For many of us in the world’s increasingly thought-based economy, the goals and ambitions we work toward don’t always take on a tangible form. But for Arlan Hamilton, founder and managing partner of venture capital fund Backstage Capital, she had the opportunity to see a particularly concrete extension of her life’s work in New York City on Thursday at the Black Women Talk Tech conference.
“This is what I dreamed of in Texas in 2014 when I would walk across the five or six lane highway to go to the grocery store with my food stamps. I thought about what I wanted my fund to look like one day and why it needed to exist,” Hamilton said to the audience of predominantly women of color entrepreneurs gathered before her. “What I dreamed of is this room. A few years ago, rooms like this for Black founders didn’t exist.”
Hamilton conceived of the idea for Backstage Capital in 2015, while she was grappling with homelessness in San Francisco. Designed to minimize funding disparities in the tech world — where 90 percent of venture capital still goes to white men — the fund has invested over $5 million into underrepresented founders (namely, those who are women, of color, and/or LGBT) to date.
“I don’t think you get anywhere great by taking a mediocre path,” Hamilton, who began her fund despite not having a college degree or a background in finance, told the conference crowd. “And Black women — we are the best hackers this country knows. Use that to your advantage and embody that. You deserve success just as much as anybody else. The chips have been stacked against you because of institutionalized situations we’ve been in for forever, but those chips are falling.”
Drawing on the highs and lows of her experience building Backstage Capital from nothing, she shared five pieces of advice with women yearning to build their own empires.
1. There is no "magic pill" for success.
In her own life and also in the lives of the founders Backstage Capital invests in, Hamilton says she's seen no set formula for success. What's more important than hitting traditional milestones, she argued, is having "grit."
"There is no magic pill," she said. "It's just a deep understanding and an insatiable desire to learn constantly about your own company, about your industry, and about your competitors."
2. Building your reputation will help you build your empire.
"Our reputation is really what matters most, and you can take it with you no matter what. You lost a job, you win the lottery — but your reputation goes with you every step of the way."
3. Look at the process as a package instead of as a particular milestone.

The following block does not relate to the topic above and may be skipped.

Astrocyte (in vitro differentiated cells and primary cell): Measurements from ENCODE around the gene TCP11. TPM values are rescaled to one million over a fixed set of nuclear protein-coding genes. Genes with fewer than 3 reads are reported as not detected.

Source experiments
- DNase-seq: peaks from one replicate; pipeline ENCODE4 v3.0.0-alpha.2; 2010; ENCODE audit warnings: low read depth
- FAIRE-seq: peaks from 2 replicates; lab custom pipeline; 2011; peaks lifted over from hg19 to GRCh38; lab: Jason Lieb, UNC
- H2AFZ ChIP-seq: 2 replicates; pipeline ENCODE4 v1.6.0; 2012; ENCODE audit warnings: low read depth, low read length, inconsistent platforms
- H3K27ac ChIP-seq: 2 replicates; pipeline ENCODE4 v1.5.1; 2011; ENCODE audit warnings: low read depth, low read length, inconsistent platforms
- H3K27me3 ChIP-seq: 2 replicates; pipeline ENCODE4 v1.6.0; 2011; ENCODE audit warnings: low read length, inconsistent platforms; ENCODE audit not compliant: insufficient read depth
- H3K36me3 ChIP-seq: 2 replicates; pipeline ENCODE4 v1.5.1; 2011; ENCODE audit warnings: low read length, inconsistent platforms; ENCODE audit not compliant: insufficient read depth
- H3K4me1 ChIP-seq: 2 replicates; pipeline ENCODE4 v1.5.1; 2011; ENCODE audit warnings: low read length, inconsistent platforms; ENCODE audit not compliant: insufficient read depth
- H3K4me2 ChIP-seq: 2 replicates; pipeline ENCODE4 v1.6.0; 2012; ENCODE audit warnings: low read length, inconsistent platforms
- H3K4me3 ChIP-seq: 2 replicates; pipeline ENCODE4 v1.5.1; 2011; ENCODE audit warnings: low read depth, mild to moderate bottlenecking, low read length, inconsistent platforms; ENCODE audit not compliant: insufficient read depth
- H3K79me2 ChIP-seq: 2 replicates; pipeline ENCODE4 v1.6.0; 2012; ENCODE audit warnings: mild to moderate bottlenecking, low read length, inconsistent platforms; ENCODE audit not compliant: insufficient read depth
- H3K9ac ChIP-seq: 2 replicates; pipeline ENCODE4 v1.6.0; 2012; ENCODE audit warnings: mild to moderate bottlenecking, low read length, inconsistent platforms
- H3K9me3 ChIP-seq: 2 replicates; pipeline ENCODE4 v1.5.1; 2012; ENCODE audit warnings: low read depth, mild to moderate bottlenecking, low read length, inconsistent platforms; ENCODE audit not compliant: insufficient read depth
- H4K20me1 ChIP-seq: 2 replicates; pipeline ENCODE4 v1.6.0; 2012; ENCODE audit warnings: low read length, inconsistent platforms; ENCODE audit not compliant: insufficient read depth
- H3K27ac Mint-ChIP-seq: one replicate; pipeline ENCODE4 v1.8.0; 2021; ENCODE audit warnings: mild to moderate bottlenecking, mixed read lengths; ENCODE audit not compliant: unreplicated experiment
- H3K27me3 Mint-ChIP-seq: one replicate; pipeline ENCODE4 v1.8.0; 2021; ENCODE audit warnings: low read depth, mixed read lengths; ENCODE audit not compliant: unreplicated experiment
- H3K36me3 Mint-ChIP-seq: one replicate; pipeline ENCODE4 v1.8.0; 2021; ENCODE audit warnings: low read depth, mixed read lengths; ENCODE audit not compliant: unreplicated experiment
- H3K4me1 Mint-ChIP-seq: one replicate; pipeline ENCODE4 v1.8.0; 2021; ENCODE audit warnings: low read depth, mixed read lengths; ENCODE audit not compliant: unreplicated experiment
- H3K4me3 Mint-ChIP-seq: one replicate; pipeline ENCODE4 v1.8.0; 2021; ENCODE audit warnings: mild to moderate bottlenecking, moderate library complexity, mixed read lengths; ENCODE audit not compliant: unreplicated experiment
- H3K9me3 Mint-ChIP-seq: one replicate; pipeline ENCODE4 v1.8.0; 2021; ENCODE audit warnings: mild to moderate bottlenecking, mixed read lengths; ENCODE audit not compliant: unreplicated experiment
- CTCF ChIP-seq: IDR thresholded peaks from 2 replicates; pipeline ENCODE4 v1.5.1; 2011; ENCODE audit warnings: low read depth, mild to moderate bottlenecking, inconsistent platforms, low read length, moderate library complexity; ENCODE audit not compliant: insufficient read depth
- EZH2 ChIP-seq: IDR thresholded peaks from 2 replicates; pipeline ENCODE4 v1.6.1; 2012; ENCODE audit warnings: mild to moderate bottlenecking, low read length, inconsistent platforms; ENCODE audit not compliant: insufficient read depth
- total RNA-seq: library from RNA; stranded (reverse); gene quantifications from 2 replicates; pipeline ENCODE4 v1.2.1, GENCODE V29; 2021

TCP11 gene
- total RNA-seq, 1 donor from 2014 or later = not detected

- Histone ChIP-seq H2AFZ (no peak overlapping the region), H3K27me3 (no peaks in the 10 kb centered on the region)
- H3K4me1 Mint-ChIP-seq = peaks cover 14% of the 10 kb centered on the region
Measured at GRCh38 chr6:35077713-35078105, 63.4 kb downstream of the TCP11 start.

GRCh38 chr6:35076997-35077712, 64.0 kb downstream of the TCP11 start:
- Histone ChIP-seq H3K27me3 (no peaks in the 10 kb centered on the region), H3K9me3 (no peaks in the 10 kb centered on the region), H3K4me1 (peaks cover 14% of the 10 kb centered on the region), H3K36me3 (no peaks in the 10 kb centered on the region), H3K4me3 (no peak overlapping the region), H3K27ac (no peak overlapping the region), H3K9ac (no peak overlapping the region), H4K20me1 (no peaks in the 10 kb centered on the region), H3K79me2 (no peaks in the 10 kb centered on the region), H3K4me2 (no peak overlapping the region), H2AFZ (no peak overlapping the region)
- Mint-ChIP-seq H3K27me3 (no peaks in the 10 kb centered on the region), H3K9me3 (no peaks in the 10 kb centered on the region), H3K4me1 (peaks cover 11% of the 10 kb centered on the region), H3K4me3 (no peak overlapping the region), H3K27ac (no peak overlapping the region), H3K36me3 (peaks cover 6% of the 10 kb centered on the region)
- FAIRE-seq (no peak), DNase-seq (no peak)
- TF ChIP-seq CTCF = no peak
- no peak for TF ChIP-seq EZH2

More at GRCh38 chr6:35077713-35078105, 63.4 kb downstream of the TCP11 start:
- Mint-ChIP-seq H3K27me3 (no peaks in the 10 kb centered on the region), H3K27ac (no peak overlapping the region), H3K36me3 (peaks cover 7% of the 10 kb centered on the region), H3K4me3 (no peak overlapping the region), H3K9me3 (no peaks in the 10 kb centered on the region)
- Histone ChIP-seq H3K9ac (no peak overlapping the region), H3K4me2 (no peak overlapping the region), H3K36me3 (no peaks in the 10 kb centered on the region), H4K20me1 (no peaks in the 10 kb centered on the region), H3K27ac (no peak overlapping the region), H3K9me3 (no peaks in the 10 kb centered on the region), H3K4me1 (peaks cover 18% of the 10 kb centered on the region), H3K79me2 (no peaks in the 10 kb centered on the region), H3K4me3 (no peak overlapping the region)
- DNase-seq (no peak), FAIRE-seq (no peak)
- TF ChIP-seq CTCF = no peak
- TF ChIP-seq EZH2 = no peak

"Think of what you’re working on and the journey that you’re on as a package," Hamilton advised. "It's a full experience. Even on your bad days and when you're disappointed, remember that it's all part of the existence and experience you're going through. That's how I survived; it was a conversation reminding myself that it's not just about an end goal or one thing that's going to make everything else perfect. That's not realistic."
4. Hearing "no's" is simply a part of that package.
"Think of a person who recently said 'no' to you," she said. "Are they bigger than our ancestors' fight for us to be in this room? I don’t think so."
Claiming that she's never felt imposter syndrome (and attributing that, in large part, to the positive influence of her mother), Hamilton reminded the audience that the worst that can come from being turned away isn't really so bad after all.
"I don’t think anybody has ever died of embarrassment, so put yourself out there," she said. "I've heard a lot of 'no's' from people, and that's just part of the odds of trying something bold and something new."
5. Your knowledge is your superpower.
"When you don’t have much, your truest leverage is your knowledge and information," she said. "Educating yourself is free. If you have trouble reading, then listen to podcasts. For me, I couldn't afford books, so I went and sat and read books in the store or I would watch YouTube videos."
Hamilton also encouraged the audience to view other women in their network as a means of further educating themselves, too.
"There is a treasure trove of information in the other founders around you," she said. "Get an email list going or a monthly standing dinner. Have meetings, bring a notebook, and say, 'How are we going to go out and fight today?'"